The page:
Sunday, November 8, 2015


Suicide seems unthinkable. But it is quite the opposite. Read the statistics above. Clearly many people think about it. These statistics only reflect those who have acted. It does not capture the torment of many that consider suicide and never act on it.

We tell the person "get help." Help usually means a therapist or a counselor. Someone you pay to help you with your emotional health. And I am a HUGE supporter of therapy - frankly everyone should have a trusted counselor on stand by. The 90% referenced above with a diagnosable psychiatric illness certainly needed professional help. I would propose that we as a society need to collectively help with embracing mental illness by showing compassion, empathy and kindness for the tortured person and for the family and friends walking life beside them. Mentally ill persons are talented and funny and thoughtful and flawed - just like those not suffering from mental illness. The mental ill are human beings with many dimensions on an infinite spectrum. We are all complicated. We all have our demons.

I also want to discuss another aspect suicide. Recently a man was senselessly murdered in Dallas. The wife he left behind committed suicide shortly thereafter. A column was then written in the Dallas Morning News describing her as selfish. I was angry reading this opinion and will not comment any further. Was she mentally ill? Or was she heart broken? Or some descriptor in between?

Our emotional well being does not fit into a simple state. The statistic (1) below references 8 million people who have had serious thoughts of suicide. And what about the people who think of suicide but are "not serious"? How many more millions would we add to that number? What word do we have for them?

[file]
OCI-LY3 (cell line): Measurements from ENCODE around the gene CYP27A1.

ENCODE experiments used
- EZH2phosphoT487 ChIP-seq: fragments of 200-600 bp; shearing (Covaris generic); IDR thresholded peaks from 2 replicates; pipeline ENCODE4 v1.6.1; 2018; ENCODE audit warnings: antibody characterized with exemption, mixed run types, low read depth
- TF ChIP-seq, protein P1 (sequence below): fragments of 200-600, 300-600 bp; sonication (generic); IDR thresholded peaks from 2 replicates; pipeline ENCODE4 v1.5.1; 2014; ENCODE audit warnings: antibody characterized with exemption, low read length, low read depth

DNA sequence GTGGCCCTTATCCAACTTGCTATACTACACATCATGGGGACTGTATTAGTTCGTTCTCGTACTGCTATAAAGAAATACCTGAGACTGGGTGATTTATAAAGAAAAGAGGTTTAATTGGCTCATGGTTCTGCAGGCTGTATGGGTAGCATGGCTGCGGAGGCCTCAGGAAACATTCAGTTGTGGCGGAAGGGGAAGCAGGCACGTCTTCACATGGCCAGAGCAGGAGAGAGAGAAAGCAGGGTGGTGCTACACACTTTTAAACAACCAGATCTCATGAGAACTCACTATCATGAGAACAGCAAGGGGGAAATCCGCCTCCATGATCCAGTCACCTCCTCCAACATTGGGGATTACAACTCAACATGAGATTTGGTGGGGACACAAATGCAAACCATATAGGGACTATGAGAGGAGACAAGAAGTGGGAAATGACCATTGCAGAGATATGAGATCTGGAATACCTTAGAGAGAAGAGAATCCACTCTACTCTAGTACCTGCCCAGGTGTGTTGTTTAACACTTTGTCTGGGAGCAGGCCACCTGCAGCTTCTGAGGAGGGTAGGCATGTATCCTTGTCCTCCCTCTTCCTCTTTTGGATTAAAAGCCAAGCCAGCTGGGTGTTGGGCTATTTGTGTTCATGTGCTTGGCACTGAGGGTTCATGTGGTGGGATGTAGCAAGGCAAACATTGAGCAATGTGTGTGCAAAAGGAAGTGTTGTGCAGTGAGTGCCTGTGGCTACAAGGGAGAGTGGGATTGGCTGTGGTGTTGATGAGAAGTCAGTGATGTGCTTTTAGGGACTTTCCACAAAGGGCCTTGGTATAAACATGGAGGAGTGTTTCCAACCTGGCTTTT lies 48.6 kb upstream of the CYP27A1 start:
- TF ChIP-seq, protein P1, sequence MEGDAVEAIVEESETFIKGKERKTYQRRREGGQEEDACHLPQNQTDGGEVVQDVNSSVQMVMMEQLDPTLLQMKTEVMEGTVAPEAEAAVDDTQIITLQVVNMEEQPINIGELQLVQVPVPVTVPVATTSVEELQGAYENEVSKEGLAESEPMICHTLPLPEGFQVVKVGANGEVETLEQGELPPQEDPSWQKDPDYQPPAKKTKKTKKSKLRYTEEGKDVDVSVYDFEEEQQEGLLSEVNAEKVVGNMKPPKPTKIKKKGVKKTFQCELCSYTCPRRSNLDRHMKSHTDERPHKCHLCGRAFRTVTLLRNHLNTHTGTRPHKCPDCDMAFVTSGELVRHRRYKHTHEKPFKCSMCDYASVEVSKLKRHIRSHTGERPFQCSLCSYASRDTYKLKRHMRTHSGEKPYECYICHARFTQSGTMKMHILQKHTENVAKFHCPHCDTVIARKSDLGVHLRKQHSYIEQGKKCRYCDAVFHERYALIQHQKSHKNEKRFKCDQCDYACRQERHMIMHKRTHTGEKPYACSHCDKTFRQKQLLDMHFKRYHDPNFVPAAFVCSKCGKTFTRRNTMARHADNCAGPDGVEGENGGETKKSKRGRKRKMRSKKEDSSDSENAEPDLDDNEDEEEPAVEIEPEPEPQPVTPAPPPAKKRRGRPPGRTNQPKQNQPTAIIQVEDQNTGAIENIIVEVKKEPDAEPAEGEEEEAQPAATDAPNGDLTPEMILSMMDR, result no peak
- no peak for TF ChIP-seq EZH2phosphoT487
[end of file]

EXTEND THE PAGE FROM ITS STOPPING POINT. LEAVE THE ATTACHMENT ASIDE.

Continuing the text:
And then the next scary statistic (2) below is that suicide rates are not going down. Personally I ask myself with so many drugs available to help people with their mental challenges, why are these numbers increasing? With so many trained professional available, how can this number get bigger?

I have way more questions and almost no answers. I think what happens inside our heads is not what appears on the outside - frequently - mentally ill or not. And I am stating that as a human condition. Right now I would like to reach for more understanding on every level of this topic. And I wonder out loud if we need sociologists to look into this situation just as much as psychiatrists.

"Also worth noting this week was the release of a study by the Substance Abuse and Mental Health Services Administration (SAMHSA), based upon a survey of 46,190 American adults (18 and older). It found that 3.7 percent of the adult population had serious thoughts of suicide in the past year (or 8.3 million adults). Not surprisingly, the survey found that young adults (ages 18-25) have the most thoughts of suicide, made the most plans for suicide and to have attempted suicide, compared to older adults."
Reference 2006 - Click Here

"From 1986 to 2000, suicide rates in the U.S. dropped from 12.5 to 10.4 suicide deaths per 100,000 people in the population. Over the next 12 years, however, the rate generally increased and by 2013 stood at 12.6 deaths per 100,000"
Reference AFSP - Click Here

1 comment:

  1. Thank you. Well-done. Keep the conversation going. It's prickly, silenced until near-tragedy or tragedy strikes, and completely misunderstood in many instances. --S.C.